A combination of gamma radiation fields, the absence of moisture, and the high temperatures on the drip shield (DS) and waste package (WP) should combine to suspend microbial activity on the DS/WP surfaces for many tens of thousands of years. This lack of microbial activity, coupled with the corrosion resistance of the titanium Grade7 (Ti-7 drip shield) and the Alloy-22 (waste package) materials make microbially induced corrosion (MIC) of these engineered barrier materials extremely unlikely.
A mixed-potential model to predict the corrosion behaviour of nuclear fuel inside a failed carbon steel-lined copper waste container in a granitic repository is briefly described. A number of experiments underway to improve the mechanistic form of the model and to provide the necessary input data are discussed. A primary emphasis is placed on the consequences of the accumulation of corrosion product deposits on the fuel surface on the development of aggressive local chemistries, the cathodic reduction of H2O2 and potential for scavenging of H2O2 by the products of carbon steel corrosion (in particular H2).
Arrays of multi-walled carbon nanotunbe (CNT) bundles were fabricated on silicon  substrate with iron-nitrate sol-gel catalyst patterned via standard photolithographic techniques. Nanotube bundles with diameters ranging from 400µm to 15µm were grown in a chemical vapor deposition reactor and electrically characterized using a scanning-anode probe apparatus. Results showed a relatively low number of graphitic layers in individual nanotubes and a definite increase in field emission performance with decreasing bundle diameter. A 400µm wide matt of CNTs yielded a turn-on field of 6.7 V/µm and field enhancement of 602 while 15µm bundles performed significantly better with turn-on fields of 1.6 V/µm and field enhancement factors of 2425. The overall trend strongly suggests that the field emission character of CNT based aggregate structures such as those presented here is proportional to their aspect ratio.
We produce a novel form of amorphous silicon through ultra-high-vacuum molecular beam epitaxy. By depositing silicon atoms onto a fused quartz substrate at temperatures between 98 and 335°C, we obtain a silicon-based material that lacks the characteristic periodicity of crystalline silicon but nevertheless has 98% of its density. The impurity content of this material is studied through infrared and secondary ion mass spectroscopies. The primary impurity found is oxygen, with hydrogen and carbon atoms also being found at trace levels. The Raman spectra of the amorphous silicon films are measured and the results, as they relate to the presence of disorder, are interpreted. We also use this molecular beam epitaxy method to fabricate a number of amorphous silicon superlattices, comprised of thin layers of amorphous silicon separated with even thinner layers of SiO2. The optical properties of the films and superlattices are contrasted.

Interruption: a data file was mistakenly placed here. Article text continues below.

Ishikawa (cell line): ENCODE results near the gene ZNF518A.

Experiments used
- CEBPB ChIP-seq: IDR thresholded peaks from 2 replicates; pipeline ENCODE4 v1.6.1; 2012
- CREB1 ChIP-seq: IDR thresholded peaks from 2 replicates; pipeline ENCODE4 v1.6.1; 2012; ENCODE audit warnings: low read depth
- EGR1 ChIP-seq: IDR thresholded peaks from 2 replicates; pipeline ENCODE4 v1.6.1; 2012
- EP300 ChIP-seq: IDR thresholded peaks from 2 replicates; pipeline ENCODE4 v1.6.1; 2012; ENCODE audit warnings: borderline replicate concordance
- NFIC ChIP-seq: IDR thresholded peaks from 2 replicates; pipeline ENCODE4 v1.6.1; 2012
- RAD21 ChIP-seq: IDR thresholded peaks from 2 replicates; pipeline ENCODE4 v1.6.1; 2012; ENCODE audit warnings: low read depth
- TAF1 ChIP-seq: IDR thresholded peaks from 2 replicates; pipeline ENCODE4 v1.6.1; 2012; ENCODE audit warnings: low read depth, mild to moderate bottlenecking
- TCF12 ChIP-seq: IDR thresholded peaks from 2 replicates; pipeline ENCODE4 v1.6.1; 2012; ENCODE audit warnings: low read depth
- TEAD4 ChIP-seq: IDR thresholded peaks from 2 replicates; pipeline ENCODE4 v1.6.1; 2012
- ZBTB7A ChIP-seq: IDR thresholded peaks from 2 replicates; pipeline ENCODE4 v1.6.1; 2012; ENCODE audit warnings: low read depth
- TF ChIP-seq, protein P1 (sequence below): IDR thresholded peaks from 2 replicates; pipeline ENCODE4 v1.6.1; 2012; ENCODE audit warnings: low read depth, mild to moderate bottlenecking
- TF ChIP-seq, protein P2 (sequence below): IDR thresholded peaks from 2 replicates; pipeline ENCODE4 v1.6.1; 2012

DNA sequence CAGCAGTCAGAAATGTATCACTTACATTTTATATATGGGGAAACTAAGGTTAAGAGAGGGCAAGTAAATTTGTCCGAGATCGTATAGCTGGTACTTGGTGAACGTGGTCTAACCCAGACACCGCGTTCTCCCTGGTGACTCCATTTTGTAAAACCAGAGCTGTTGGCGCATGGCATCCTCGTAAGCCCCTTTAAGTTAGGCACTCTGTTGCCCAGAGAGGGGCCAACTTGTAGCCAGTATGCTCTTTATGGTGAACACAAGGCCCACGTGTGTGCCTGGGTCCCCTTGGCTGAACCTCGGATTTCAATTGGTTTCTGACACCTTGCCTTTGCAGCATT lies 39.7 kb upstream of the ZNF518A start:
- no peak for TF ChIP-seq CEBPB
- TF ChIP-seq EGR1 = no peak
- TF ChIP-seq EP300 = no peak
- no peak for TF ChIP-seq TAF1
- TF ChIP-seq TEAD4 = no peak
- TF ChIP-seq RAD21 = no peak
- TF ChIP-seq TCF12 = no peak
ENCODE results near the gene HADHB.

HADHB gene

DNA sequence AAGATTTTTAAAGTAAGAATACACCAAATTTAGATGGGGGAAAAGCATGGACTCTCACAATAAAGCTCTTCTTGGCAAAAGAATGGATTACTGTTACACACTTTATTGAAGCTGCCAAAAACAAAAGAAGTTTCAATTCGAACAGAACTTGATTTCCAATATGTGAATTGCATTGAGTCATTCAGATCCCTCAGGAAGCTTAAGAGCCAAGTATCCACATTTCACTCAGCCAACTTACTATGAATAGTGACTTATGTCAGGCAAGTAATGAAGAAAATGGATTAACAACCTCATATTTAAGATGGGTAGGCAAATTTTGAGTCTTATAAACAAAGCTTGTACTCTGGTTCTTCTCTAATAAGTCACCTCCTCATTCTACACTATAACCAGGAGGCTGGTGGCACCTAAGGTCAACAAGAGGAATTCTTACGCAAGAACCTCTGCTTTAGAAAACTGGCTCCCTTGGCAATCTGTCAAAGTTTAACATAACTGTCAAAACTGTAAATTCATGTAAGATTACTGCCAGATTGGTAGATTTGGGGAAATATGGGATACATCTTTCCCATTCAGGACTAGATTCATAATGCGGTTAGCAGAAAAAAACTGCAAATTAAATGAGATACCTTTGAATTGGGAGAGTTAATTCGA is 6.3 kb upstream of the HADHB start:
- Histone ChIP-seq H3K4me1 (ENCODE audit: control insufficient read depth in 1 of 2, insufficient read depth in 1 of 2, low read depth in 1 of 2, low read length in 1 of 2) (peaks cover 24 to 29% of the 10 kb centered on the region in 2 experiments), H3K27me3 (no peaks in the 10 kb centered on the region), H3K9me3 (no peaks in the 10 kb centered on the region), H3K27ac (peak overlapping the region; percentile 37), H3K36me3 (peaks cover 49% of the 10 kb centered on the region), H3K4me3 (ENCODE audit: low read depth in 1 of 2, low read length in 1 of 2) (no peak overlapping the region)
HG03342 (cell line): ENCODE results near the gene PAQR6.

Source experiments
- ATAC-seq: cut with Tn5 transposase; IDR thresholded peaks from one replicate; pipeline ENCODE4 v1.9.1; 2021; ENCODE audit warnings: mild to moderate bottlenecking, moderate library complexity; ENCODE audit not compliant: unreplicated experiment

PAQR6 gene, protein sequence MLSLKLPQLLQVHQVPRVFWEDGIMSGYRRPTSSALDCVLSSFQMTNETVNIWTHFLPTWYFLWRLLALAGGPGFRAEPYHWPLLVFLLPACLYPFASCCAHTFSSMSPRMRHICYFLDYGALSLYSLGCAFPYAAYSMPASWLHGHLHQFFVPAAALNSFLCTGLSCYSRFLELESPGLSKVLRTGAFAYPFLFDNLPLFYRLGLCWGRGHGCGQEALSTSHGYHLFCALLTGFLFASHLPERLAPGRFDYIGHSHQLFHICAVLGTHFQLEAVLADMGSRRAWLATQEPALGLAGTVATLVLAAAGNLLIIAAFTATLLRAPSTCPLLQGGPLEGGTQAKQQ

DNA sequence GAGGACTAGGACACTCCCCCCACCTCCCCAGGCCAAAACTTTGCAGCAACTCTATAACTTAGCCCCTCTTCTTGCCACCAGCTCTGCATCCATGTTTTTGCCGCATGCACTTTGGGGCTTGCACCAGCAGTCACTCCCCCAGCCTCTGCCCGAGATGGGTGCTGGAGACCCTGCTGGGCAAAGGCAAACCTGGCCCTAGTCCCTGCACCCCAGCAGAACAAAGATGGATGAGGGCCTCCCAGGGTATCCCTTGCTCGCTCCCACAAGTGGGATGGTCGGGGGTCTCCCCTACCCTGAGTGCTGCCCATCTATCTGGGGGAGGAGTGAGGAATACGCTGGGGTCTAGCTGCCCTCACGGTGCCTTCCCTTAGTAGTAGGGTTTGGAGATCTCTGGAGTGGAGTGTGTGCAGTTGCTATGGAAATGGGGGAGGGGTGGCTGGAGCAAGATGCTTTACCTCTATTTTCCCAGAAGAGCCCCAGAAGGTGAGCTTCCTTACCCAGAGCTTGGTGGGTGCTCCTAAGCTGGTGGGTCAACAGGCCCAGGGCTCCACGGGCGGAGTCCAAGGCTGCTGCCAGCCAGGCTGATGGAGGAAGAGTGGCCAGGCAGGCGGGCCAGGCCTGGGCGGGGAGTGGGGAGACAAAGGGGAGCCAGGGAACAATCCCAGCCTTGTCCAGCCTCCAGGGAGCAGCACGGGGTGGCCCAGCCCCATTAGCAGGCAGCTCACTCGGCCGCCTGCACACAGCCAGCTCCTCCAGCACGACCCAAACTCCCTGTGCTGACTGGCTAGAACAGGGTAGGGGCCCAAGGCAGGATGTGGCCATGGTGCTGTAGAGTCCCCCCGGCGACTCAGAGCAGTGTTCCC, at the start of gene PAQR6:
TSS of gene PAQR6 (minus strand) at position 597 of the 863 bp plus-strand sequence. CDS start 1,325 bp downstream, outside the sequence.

In this study, single crystal ZnO films are grown by pulsed laser deposition and ion beam processing is used alter the resistivity of the films. A 3He ion beam was chosen with a specific energy to transmutate oxygen into nitrogen. Analytical ion beam techniques were used to monitor the transmutation process, and changes in film characteristics were monitored by making resistance, photoconductivity and luminescence measurements before and after ion beam processing. The amount of nitrogen produced by this method was estimated to be ∼ 1014 cm−3, and was too low to be observable as a p-type dopant due to compensation by the naturally n-type material. However, the ion beam processed films improved dramatically in resistivity, defect luminescence was reduced and photoconductivity increases consistent with the improvements with resistivity were observed. These improvements were attributed to ion beam annealing of the crystal resulting in a reduction of point defects. In some films, blistering of the surface occurred and was attributed to the formation of gas bubbles which causes delamination of the film from the substrate.